Bummer and Lazarus
Plaque to Bummer and Lazarus
Transamerica Redwood Park, 600 Montgomery St, San Francisco, California 94111
In the 1800s, many cities in the United States had a stray dog issue where packs of dogs roamed the city. As a result most had strict anti-stray dog policies leading to dog catchers regularly either poisoning stray dogs or trapping and killing them. San Francisco, like most other cities, was no different. But two dogs, Bummer and Lazarus, received special dispensation from the anti-stray law and were allowed to come and go as they saw fit.
In 1860, Bummer, a black and white Newfoundland, arrived in San Francisco, supposedly brought to the city from Petaluma by a reporter for the Alta California. Left to his own devices he set up his territory along Montgomery Street, and begged for scraps from the passer bys and patrons of the establishments along that stretch. He particularly begged outside the saloon of Frederick Martin (Martin's Saloon). The street had prior been patrolled by Bruno, but Bruno had been poisoned leaving a vacancy for Bummer.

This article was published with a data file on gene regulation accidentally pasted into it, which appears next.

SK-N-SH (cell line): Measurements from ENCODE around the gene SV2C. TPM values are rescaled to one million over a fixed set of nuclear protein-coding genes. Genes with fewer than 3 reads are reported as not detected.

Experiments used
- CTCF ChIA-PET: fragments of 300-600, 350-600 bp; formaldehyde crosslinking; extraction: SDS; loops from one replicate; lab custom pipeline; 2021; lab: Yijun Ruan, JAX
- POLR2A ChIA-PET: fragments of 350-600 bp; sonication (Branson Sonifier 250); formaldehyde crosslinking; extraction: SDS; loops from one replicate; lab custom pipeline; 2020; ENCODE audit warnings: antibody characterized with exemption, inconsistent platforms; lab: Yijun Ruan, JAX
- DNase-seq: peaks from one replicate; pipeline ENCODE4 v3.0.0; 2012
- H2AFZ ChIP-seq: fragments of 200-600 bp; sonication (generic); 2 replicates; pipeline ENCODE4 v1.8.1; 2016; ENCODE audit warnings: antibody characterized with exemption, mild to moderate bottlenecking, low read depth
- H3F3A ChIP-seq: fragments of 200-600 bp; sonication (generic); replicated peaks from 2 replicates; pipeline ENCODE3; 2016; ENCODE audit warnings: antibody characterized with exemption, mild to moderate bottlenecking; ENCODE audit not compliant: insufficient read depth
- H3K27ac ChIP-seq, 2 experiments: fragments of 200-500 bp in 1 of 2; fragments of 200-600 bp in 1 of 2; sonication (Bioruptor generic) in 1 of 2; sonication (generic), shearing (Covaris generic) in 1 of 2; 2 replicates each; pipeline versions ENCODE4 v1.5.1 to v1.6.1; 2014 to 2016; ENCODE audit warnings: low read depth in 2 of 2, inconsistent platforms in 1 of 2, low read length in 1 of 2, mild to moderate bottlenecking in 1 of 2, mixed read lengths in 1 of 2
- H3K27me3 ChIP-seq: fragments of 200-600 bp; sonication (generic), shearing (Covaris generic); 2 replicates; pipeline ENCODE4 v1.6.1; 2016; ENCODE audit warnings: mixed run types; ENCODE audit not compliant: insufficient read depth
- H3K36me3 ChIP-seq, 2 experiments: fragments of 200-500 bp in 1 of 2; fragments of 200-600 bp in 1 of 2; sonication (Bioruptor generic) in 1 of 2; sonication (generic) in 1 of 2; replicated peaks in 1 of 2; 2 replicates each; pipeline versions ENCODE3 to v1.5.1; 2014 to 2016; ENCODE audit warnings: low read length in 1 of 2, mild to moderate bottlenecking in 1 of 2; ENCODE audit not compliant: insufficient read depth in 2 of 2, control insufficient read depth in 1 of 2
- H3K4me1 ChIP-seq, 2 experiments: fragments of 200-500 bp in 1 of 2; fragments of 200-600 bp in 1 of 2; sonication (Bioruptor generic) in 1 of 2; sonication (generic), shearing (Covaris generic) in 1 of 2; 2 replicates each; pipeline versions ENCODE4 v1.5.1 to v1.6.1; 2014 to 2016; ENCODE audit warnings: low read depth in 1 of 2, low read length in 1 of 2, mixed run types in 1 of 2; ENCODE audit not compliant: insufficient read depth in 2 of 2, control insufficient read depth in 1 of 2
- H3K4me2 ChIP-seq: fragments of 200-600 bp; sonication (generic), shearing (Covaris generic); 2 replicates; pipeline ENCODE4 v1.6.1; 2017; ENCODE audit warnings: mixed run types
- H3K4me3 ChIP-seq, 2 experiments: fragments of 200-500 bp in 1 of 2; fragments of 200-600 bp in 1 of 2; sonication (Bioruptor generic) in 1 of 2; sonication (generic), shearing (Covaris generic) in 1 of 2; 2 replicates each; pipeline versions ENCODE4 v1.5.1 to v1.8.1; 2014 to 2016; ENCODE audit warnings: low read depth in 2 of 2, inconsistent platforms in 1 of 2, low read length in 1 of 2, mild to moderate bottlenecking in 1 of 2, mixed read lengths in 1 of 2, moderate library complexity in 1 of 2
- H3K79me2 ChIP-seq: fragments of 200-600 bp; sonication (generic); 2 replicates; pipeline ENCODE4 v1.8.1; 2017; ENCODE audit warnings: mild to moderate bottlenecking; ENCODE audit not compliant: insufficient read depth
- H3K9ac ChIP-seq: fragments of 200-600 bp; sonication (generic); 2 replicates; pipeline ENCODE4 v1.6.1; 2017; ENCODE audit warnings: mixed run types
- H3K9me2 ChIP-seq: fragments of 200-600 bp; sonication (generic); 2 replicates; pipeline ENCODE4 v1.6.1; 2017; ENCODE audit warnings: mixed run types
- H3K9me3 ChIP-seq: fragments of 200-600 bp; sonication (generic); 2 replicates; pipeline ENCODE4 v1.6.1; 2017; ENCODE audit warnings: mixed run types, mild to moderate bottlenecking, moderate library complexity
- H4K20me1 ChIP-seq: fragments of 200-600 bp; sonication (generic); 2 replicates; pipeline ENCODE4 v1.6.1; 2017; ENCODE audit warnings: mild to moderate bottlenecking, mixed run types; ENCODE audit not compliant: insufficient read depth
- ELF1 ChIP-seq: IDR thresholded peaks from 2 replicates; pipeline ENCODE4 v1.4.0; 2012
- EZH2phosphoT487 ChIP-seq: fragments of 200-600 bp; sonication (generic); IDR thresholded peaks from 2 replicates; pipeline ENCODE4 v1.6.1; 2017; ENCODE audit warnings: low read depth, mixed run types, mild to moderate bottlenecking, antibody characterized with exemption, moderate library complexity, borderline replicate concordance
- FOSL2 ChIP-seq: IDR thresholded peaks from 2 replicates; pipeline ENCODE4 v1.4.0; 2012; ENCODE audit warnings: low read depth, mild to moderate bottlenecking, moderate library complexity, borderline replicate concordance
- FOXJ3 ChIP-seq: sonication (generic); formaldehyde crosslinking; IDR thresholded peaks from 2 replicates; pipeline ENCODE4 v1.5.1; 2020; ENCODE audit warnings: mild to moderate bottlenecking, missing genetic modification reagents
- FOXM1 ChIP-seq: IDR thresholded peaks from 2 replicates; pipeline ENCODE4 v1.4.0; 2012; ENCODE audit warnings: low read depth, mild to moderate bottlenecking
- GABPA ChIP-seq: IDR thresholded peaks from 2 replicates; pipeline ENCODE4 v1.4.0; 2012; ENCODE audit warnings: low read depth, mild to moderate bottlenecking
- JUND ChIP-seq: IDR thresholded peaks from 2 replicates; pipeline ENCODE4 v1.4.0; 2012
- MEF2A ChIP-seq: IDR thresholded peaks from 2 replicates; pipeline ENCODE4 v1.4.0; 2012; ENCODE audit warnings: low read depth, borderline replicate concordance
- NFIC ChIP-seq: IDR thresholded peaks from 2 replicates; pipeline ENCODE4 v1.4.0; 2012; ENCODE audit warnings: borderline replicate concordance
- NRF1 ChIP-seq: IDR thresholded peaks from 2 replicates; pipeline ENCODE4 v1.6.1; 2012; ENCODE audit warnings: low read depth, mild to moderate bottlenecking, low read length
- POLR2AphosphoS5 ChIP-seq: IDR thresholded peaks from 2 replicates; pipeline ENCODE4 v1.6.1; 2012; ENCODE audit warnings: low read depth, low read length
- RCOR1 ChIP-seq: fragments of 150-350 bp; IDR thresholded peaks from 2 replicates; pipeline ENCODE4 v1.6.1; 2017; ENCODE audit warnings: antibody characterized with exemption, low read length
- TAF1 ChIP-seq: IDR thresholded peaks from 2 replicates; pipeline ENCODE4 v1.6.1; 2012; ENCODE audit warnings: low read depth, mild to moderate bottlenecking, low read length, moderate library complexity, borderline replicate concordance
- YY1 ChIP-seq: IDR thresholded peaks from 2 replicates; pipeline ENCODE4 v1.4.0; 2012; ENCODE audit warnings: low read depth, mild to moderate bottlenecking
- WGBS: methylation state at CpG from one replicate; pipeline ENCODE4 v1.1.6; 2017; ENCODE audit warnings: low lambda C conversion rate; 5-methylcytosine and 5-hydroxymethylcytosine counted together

In January 1861, Bummer rescued Lazarus, a yellowish black dog, from a fight with a much larger dog. Lazarus had sustained considerable injuries in the fight, but Bummer brought him food and huddled with him for warmth during the night, which led to Lazarus's remarkable recovery, thus earning him his name. The Alta California actually reported this incident on January 18th, 1861. The Daily Evening Bulletin once described Lazarus as a "cross between a cur and a hound, with a dash of terrier... In color he was of a yellowish black - and proudest of the black."